The North Face and a Japanese company named Spiber have joined forces to create the Moon Parka, a prototype parka made from synthetic spider silk. Its design is based on the North Face’s Antarctica parka but is made from Spiber’s proprietary material QMONOS, a fiber made from bioengineered bacteria that mimics the properties of spider silk. The material upgrades a jacket already meant for the most extreme arctic conditions with what is considered the toughest material in the world.
Mass-produced synthetic spider silk has the potential to revolutionize consumer products. Spiderwebs have a strength that rivals steel, but are as lightweight and stretchy as any fabric. Any garment made with spider silk promises to have a massive performance advantage over its counterparts. Synthetic spider silk also has the potential to be more environmentally friendly: most jackets are made with petroleum-based products, while QMONOS is biodegradable.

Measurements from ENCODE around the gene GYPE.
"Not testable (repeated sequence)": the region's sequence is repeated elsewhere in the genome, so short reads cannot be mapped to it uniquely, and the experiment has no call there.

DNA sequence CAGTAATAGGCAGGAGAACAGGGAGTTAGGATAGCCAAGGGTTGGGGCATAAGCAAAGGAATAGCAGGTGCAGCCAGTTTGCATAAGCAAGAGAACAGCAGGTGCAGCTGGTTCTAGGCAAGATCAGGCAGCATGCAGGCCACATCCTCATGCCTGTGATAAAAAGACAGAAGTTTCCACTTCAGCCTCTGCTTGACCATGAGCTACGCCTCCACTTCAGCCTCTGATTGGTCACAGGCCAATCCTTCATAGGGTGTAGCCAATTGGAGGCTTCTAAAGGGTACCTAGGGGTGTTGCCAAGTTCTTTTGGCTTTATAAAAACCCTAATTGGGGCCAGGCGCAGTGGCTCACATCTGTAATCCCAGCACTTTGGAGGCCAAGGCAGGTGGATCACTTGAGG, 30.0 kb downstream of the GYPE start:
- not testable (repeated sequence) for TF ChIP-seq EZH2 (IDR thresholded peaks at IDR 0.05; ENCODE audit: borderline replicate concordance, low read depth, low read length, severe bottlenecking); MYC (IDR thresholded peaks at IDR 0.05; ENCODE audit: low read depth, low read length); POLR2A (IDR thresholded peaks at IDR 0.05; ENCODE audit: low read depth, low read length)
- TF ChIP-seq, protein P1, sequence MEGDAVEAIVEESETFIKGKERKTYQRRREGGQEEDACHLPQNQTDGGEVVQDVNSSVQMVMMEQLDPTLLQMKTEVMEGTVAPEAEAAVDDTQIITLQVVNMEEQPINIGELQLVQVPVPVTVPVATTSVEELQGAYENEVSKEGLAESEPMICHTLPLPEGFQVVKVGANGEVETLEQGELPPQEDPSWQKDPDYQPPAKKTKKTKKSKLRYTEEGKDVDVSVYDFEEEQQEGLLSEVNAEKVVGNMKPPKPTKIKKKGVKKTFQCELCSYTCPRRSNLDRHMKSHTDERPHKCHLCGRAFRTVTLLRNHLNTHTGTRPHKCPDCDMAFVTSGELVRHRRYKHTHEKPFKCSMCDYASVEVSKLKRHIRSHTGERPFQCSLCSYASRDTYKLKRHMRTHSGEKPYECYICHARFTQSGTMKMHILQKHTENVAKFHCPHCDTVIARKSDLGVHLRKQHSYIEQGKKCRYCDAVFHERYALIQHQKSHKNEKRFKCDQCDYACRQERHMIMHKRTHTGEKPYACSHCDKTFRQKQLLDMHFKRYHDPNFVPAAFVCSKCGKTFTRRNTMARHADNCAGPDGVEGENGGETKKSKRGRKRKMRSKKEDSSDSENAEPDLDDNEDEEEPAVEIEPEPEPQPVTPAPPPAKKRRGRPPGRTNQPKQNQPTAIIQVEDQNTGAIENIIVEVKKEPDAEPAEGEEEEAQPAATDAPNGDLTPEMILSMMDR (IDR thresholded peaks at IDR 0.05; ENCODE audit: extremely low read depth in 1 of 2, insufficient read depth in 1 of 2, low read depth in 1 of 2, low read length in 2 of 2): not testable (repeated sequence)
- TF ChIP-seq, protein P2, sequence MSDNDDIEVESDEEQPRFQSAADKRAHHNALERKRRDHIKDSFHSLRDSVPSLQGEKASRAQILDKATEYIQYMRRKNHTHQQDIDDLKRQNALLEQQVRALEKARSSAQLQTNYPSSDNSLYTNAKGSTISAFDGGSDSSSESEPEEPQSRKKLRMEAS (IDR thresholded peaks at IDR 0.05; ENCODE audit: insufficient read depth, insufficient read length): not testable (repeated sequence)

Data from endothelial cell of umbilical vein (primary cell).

The reason that spider silk hasn’t seen use is that it’s incredibly difficult to manufacture, synthetic or not. Spider-silk farms are impractical (not to mention terrifying), and while the technology behind producing a synthetic version is improving fast, it’s still in its infancy. To bring the Moon Parka to market and meet its ambitious 2016 launch date, Spiber will have to figure out a way to mass produce its synthetic silk. The uncertainty means that a price for the parka is currently undetermined. If the North Face and Spiber pull it off, it will redefine the cutting edge of apparel technology.